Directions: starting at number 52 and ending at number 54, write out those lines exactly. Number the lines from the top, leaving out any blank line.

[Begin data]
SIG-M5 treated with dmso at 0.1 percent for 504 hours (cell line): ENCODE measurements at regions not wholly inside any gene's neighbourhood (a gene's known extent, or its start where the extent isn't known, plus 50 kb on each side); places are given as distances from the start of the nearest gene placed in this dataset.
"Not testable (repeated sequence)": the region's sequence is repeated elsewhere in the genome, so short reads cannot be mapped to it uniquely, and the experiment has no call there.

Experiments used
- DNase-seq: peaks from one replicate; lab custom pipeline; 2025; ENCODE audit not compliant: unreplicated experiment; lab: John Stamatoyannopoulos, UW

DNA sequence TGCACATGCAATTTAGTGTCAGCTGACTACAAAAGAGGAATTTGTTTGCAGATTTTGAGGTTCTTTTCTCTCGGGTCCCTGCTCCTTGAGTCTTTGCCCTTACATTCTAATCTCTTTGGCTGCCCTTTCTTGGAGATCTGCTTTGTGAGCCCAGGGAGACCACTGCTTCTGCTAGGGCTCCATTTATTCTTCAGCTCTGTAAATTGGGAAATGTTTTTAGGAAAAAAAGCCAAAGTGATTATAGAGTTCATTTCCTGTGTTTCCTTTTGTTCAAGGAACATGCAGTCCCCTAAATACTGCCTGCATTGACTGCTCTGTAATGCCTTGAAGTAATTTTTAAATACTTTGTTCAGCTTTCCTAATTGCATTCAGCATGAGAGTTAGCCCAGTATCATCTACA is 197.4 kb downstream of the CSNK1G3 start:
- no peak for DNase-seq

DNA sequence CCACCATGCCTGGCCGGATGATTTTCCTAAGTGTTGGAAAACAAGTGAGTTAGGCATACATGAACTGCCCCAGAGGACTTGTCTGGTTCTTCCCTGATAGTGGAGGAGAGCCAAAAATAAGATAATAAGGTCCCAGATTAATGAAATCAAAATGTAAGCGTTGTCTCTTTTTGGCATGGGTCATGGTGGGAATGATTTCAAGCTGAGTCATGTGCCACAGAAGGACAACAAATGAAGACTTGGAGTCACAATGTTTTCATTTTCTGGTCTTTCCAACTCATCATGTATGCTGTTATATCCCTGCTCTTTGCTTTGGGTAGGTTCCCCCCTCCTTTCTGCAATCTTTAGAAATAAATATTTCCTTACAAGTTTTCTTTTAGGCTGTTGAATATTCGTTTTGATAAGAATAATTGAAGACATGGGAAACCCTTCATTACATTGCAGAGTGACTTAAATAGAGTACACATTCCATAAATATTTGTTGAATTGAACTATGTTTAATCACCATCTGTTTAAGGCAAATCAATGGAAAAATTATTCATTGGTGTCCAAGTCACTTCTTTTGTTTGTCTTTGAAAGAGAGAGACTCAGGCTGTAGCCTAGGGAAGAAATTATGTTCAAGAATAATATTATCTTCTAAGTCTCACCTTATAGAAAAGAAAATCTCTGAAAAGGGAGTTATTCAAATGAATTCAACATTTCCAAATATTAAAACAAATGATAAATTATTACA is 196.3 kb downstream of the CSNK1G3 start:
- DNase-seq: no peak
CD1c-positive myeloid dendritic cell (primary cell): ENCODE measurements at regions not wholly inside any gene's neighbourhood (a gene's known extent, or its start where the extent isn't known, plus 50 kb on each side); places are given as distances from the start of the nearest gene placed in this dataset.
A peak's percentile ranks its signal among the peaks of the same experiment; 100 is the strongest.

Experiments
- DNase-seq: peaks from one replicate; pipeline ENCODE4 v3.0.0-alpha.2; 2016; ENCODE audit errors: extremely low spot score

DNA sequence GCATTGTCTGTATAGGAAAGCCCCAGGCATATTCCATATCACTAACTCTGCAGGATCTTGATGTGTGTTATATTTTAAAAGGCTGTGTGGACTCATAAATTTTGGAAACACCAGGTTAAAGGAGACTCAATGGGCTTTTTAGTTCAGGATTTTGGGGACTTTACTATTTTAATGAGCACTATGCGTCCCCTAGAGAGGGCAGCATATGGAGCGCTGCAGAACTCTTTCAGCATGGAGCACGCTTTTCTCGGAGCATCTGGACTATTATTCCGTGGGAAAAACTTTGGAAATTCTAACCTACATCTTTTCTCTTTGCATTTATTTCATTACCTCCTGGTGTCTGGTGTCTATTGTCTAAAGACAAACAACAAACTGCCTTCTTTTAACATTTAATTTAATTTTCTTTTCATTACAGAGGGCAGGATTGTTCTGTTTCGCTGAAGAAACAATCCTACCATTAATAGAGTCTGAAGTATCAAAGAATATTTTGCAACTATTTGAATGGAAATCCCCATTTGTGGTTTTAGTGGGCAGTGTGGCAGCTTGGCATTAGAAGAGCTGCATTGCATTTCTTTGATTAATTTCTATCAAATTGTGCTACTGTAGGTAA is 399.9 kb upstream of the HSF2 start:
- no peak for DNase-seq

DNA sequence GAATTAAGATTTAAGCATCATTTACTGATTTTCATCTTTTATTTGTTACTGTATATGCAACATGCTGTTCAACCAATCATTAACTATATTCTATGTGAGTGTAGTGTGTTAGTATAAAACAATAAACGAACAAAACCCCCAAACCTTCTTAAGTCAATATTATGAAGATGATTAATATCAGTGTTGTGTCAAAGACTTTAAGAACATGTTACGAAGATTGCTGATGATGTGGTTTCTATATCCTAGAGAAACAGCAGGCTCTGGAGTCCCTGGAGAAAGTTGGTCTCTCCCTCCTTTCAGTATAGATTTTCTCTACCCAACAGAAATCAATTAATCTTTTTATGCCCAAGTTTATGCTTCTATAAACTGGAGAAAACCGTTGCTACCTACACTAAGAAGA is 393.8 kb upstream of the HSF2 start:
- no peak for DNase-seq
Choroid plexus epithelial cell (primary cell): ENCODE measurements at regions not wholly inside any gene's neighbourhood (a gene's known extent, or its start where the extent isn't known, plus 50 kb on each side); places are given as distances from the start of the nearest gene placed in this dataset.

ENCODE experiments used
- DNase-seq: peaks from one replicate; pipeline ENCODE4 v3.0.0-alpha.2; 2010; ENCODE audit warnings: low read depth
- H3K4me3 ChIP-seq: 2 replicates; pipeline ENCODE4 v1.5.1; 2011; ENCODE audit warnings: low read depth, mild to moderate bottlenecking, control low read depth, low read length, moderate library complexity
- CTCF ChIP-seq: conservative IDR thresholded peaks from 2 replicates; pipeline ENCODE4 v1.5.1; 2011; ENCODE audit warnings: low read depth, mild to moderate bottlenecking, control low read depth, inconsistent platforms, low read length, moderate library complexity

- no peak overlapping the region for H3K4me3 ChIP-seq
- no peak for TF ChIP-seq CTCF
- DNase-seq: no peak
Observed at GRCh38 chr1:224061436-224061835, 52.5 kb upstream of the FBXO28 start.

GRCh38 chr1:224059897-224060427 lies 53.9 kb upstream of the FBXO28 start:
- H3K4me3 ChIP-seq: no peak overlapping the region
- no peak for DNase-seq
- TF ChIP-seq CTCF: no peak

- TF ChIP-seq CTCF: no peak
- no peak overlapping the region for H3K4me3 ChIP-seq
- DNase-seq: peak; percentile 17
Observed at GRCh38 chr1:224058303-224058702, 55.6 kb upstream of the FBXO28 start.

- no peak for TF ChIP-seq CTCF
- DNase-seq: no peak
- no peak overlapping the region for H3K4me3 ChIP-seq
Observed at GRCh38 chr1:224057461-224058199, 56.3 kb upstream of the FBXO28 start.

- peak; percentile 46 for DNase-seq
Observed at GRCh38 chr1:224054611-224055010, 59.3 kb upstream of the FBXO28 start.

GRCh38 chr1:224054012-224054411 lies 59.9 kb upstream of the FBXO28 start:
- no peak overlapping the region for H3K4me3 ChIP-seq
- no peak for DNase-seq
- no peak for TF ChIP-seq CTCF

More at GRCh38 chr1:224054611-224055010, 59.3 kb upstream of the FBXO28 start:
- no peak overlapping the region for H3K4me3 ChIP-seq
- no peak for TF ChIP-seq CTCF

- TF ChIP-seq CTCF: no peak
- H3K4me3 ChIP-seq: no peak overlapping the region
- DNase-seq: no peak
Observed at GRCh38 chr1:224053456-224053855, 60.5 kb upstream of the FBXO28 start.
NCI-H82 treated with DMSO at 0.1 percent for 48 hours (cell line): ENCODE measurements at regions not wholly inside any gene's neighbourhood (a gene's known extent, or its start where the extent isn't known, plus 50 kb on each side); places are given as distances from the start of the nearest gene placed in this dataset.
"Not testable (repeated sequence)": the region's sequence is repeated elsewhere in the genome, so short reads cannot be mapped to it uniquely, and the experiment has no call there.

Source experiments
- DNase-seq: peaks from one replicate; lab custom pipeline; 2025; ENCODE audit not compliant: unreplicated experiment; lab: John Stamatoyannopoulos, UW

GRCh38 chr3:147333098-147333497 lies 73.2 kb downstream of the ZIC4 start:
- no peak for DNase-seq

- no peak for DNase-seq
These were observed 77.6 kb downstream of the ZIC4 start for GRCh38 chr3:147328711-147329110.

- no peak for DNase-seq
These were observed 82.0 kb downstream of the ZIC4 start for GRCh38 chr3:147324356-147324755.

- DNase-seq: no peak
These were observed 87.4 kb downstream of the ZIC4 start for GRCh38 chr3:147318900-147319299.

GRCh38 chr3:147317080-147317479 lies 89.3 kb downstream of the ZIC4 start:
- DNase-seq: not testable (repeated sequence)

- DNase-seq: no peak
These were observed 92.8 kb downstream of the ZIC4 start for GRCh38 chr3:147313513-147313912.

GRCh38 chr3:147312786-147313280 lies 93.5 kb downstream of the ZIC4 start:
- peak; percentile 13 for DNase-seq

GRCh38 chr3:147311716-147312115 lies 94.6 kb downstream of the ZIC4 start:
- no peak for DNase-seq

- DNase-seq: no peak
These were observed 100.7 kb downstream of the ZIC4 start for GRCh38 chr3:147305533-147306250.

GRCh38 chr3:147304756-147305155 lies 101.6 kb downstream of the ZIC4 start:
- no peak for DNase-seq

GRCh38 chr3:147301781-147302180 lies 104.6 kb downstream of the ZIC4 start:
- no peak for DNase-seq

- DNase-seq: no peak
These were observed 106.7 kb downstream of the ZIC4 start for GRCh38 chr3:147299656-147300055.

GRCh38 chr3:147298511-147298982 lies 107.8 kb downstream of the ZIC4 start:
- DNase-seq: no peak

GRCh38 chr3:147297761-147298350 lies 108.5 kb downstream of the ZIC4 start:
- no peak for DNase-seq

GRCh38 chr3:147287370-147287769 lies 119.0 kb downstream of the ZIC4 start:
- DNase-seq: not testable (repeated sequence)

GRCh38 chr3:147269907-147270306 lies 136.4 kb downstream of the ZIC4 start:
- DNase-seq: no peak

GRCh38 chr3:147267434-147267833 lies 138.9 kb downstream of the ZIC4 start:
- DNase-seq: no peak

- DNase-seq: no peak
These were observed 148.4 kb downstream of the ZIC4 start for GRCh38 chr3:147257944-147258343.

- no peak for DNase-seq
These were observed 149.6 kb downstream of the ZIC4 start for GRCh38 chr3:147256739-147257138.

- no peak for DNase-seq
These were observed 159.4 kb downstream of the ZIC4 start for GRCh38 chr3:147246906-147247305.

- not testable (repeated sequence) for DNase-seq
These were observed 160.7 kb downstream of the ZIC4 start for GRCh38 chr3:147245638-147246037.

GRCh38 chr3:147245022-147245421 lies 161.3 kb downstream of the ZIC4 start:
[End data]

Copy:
"Not testable (repeated sequence)": the region's sequence is repeated elsewhere in the genome, so short reads cannot be mapped to it uniquely, and the experiment has no call there.

Source experiments
- DNase-seq: peaks from one replicate; lab custom pipeline; 2025; ENCODE audit not compliant: unreplicated experiment; lab: John Stamatoyannopoulos, UW